Both teams fought hard in the rescheduled doubleheader. Washington and Lee scored first at the top of the first inning, but Emory soon tied it back up in the bottom of the second inning. Washington and Lee then scored three runs in the sixth inning, but Emory refused to hand over the win. After Washington and Lee’s three-run inning, the Eagles held them scoreless for the rest of the game. Emory also managed to score a run in the bottom of the seventh inning and rallied during the bottom of the ninth.

The ninth inning began with Greene walking to first base. With one out in the inning, Brereton hit a double to get Greene to third base. Greene then scored off a groundout single hit by senior catcher Eric Terry. The Eagles got within one run of Washington and Lee but unfortunately ended the game with a strikeout. Sophomore pitcher Jack Moore threw for the first five innings, allowing just one run, while freshman pitcher Bryant Wise closed the game with three scoreless innings. The loss was given to freshman pitcher Joey Bock, who gave up the three runs in the sixth inning.

Even though Emory lost its first game in the doubleheader, the team used the momentum from its rally in the bottom of the ninth inning to redeem themselves in an 8-6 win in the second game.

Greene credits the team’s rally to their energy in the dugout.

“The electrifying energy we had in the dugout this past weekend is exciting for all of us to be a part of,” Greene said. “It is what will help us have longevity in such a long season. It was also really nice to see great pitching, great defensive play and competitive at bats through the order.”

The Eagles started scoring in the bottom of the third inning, bringing in two runs and driving in two more in the fourth. Washington and Lee tied the game at the top of the fifth inning by scoring four runs. Emory answered with two runs in the bottom of the fifth inning, reclaiming the lead. Washington and Lee held the Eagles scoreless during the sixth inning and scored a run at the top of the sixth and seventh innings to tie the score at 6-6.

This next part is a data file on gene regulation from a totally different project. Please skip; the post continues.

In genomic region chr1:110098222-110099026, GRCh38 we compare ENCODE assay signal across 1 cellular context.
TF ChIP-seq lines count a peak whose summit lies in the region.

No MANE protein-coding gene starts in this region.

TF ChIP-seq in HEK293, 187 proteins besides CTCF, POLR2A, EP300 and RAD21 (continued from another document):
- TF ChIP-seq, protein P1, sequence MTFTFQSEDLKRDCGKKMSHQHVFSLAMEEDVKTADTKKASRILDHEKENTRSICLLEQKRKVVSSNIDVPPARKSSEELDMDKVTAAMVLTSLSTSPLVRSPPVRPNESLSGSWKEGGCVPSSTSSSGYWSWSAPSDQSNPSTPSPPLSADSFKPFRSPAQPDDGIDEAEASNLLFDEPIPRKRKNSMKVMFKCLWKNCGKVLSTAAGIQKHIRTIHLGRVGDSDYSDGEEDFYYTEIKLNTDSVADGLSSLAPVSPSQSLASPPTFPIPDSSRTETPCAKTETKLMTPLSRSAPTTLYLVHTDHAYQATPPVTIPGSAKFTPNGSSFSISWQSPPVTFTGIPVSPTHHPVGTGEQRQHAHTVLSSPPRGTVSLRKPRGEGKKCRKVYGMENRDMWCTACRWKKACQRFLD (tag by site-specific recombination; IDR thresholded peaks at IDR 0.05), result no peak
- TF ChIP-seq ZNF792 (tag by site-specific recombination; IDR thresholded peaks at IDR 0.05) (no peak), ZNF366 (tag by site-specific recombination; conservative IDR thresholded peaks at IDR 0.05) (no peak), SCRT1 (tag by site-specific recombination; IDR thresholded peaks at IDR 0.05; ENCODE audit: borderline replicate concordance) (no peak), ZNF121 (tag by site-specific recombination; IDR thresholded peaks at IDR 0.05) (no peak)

The tie did not last long, as sophomore outfielder Jack Rubenstein scored at the bottom of the seventh inning off a hit by junior infielder Christopher Stern. In the eighth inning, Brereton hit an RBI groundout to bring in senior outfielder Jackson Grayson, who scored the Eagles’ eighth and final run. The credit for this win went to freshman pitcher Jack Brodsky, who took over for junior pitcher James Robertson to pitch the last four innings of the game.

After last weekend, the Eagles stand at 4-2. The Eagles move on to face Berry College (Ga.) on Feb. 26.

The Emory baseball team opened its 2019 season by facing LaGrange College (Ga.), Pacific Lutheran University (Wash.) and Whitworth University (Wash.). The Eagles had a dramatic 2-1 walkoff win over LaGrange, lost a hard fought game to Pacific Lutheran 9-5 and bounced back to defeat Whitworth in a high-scoring, 12-5 game.  

Emory’s home and season opener against LaGrange on Feb. 13 was a low-scoring affair. The game was quiet until the bottom of the third inning when junior catcher Jacob Greene hit the ball to second to bring in junior pitcher Richard Brereton for the Eagles’ first run. LaGrange then tied the game in the seventh inning, and the score remained even until the bottom of the ninth inning when sophomore outfielder Jack Rubenstein smacked a ball to deep short.